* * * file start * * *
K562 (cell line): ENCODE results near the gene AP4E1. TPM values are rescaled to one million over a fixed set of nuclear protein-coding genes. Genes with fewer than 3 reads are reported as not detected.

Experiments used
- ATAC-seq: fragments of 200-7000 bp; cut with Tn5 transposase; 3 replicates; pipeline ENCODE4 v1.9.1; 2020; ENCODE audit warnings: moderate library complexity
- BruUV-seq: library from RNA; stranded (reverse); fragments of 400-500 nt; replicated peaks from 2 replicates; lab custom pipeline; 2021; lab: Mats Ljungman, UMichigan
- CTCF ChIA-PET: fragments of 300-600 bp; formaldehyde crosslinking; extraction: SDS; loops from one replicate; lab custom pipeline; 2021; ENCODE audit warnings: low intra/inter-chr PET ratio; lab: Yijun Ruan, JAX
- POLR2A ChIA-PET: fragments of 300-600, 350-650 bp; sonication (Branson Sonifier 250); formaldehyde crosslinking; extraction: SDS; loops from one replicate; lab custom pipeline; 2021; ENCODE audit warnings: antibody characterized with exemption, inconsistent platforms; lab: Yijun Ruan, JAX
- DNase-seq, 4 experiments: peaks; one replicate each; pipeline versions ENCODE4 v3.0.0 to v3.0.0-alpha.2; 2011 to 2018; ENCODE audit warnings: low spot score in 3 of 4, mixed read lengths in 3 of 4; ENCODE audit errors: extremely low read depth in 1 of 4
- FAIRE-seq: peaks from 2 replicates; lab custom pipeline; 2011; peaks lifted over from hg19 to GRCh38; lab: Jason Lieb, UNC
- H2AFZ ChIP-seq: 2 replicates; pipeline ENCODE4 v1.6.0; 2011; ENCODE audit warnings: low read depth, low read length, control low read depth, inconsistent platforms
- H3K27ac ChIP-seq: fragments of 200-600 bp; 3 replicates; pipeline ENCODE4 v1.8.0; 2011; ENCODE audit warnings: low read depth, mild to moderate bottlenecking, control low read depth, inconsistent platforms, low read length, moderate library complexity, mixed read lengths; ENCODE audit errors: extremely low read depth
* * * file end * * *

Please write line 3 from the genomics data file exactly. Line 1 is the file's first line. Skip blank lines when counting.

- ATAC-seq: fragments of 200-7000 bp; cut with Tn5 transposase; 3 replicates; pipeline ENCODE4 v1.9.1; 2020; ENCODE audit warnings: moderate library complexity